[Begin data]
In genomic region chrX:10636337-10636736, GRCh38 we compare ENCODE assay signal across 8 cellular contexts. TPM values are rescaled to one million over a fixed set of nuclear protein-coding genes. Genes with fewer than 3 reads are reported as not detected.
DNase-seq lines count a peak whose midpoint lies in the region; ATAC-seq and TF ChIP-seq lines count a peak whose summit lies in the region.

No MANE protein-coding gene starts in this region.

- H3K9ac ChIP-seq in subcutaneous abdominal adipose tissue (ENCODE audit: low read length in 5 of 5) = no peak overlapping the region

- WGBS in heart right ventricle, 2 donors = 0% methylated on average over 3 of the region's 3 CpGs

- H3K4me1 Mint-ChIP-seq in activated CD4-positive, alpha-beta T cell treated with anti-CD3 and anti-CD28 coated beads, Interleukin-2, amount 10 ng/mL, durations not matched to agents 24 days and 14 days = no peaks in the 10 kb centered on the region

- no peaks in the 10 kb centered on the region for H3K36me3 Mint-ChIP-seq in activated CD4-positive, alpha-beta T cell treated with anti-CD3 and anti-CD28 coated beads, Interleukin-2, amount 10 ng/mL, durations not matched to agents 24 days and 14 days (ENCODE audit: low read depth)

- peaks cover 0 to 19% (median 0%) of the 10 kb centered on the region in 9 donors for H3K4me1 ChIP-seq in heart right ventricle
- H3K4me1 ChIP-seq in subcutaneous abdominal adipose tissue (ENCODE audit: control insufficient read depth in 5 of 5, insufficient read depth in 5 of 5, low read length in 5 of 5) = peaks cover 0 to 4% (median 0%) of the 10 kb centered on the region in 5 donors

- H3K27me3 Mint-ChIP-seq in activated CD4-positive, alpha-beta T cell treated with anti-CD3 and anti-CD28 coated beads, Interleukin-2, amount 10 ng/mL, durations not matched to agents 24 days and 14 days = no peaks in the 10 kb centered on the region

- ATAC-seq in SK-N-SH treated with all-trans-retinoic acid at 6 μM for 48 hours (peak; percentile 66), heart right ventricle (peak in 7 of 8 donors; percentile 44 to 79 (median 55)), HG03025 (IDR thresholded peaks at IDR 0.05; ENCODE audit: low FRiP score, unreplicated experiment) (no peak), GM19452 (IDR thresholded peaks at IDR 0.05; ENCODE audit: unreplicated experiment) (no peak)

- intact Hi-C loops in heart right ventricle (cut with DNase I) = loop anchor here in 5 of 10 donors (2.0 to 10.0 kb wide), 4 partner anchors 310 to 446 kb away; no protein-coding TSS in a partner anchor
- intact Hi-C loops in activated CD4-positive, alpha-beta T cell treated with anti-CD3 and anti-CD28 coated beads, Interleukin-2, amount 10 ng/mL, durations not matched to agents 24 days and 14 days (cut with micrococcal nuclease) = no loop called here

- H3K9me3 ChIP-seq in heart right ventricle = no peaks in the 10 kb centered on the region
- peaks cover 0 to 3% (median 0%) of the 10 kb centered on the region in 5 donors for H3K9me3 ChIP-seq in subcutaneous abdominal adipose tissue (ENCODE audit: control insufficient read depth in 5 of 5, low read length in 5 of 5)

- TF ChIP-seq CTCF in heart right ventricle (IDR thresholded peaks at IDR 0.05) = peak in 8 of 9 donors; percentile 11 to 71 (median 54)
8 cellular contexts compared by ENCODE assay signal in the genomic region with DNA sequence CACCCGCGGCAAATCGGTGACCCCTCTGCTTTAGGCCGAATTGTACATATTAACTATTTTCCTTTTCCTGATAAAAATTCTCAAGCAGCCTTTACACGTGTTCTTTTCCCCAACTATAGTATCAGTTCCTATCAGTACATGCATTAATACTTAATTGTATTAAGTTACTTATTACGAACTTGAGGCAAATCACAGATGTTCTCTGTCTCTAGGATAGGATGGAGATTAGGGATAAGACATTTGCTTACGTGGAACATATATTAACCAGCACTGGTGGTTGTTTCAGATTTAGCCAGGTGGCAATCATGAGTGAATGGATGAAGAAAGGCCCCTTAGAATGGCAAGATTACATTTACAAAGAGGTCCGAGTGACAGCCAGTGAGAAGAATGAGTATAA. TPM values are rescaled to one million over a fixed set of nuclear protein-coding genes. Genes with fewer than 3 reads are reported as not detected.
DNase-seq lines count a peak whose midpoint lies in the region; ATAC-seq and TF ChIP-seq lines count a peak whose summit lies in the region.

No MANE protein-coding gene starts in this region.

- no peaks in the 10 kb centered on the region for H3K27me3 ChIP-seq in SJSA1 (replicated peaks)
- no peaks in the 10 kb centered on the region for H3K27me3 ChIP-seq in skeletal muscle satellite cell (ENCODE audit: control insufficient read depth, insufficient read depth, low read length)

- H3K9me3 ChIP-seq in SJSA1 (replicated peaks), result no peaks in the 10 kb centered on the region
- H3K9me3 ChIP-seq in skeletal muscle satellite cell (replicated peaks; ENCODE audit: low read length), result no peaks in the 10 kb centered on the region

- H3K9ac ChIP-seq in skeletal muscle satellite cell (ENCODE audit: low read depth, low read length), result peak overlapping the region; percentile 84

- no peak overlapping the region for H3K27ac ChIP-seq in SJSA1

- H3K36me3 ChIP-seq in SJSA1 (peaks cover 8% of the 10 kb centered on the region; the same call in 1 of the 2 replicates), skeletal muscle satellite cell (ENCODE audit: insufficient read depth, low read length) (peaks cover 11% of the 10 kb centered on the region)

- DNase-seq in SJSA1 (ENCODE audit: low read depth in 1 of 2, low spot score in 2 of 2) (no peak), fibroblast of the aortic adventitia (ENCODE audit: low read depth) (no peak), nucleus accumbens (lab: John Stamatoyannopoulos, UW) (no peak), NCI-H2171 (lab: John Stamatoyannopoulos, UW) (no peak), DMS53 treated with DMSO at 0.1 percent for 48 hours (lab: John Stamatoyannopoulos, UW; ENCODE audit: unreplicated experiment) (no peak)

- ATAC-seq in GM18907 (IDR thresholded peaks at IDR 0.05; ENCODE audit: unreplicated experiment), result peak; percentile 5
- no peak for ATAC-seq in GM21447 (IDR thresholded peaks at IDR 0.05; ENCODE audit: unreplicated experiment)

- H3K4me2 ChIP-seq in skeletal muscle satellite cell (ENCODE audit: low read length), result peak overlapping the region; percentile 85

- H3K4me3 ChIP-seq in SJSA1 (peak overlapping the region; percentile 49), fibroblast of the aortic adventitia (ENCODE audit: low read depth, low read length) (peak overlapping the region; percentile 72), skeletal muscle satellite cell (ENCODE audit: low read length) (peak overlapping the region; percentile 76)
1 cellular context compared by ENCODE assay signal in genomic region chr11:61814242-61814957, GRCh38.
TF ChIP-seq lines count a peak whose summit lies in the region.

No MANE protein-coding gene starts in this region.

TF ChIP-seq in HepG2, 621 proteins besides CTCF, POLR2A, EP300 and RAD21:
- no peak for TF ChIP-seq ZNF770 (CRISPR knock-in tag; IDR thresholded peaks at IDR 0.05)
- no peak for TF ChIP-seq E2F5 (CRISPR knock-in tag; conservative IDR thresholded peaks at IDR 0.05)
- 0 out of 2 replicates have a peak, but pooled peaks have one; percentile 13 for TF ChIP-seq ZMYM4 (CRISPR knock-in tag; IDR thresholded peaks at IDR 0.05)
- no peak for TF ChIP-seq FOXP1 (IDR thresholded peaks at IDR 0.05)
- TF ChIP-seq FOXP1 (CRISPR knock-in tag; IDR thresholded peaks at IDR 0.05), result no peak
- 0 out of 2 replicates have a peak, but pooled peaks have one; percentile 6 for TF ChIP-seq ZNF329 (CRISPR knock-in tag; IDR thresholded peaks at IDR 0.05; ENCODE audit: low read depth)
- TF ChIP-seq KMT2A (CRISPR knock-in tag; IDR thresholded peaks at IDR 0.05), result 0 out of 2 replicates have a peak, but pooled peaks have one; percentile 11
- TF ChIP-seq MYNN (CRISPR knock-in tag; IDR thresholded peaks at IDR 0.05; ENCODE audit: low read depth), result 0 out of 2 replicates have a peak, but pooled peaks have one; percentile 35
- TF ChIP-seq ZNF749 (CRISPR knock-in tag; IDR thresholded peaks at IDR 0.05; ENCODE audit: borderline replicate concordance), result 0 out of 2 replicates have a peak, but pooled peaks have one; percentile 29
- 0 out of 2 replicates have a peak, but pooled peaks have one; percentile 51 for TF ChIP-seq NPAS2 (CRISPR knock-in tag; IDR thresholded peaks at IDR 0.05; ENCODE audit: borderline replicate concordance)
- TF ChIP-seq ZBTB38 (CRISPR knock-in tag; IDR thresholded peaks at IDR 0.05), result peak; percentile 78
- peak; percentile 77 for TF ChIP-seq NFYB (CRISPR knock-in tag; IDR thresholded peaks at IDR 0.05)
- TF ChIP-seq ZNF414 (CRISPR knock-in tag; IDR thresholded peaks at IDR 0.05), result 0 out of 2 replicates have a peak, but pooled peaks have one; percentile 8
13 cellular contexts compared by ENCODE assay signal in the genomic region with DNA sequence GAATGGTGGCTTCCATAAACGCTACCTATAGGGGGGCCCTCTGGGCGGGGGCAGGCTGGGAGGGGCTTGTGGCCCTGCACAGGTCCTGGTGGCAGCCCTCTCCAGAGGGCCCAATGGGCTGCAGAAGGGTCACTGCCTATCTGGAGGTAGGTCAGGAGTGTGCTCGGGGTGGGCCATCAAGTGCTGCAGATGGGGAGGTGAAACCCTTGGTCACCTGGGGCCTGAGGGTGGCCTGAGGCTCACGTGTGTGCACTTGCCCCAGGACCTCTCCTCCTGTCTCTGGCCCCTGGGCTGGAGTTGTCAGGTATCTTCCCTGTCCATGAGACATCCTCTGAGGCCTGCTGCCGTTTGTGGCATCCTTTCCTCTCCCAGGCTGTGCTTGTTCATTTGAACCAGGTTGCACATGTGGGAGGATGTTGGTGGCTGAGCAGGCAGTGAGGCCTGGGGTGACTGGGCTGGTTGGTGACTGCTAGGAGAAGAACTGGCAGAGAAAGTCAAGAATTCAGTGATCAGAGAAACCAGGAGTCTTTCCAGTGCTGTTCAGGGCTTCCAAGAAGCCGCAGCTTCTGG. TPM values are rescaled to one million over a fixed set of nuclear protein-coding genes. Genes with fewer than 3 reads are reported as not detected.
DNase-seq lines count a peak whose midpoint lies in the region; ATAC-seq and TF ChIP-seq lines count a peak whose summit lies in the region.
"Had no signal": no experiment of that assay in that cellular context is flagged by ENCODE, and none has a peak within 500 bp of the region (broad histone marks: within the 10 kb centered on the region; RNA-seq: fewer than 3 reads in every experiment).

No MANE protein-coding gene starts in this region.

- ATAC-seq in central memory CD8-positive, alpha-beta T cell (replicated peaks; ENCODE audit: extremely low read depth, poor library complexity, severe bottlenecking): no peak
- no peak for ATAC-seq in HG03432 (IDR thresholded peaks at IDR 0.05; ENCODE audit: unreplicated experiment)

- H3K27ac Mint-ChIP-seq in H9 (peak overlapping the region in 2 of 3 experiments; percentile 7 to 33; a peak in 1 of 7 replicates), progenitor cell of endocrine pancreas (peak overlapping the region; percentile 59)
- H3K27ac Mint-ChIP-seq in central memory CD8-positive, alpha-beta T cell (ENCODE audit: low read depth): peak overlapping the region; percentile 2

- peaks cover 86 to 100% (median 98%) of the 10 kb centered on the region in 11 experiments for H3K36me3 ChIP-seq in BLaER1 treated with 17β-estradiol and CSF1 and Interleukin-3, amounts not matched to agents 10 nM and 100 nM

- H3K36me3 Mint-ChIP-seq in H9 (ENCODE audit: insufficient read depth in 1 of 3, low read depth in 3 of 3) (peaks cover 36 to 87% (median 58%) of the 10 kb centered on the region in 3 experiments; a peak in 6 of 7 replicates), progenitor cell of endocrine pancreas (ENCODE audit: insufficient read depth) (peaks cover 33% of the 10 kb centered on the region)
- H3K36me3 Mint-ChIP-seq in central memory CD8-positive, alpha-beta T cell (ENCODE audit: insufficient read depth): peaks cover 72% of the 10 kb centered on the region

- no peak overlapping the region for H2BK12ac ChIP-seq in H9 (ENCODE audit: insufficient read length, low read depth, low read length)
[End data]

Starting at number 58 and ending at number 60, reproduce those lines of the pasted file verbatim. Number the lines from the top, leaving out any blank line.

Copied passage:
- H3K36me3 Mint-ChIP-seq in H9 (ENCODE audit: insufficient read depth in 1 of 3, low read depth in 3 of 3) (peaks cover 36 to 87% (median 58%) of the 10 kb centered on the region in 3 experiments; a peak in 6 of 7 replicates), progenitor cell of endocrine pancreas (ENCODE audit: insufficient read depth) (peaks cover 33% of the 10 kb centered on the region)
- H3K36me3 Mint-ChIP-seq in central memory CD8-positive, alpha-beta T cell (ENCODE audit: insufficient read depth): peaks cover 72% of the 10 kb centered on the region

- no peak overlapping the region for H2BK12ac ChIP-seq in H9 (ENCODE audit: insufficient read length, low read depth, low read length)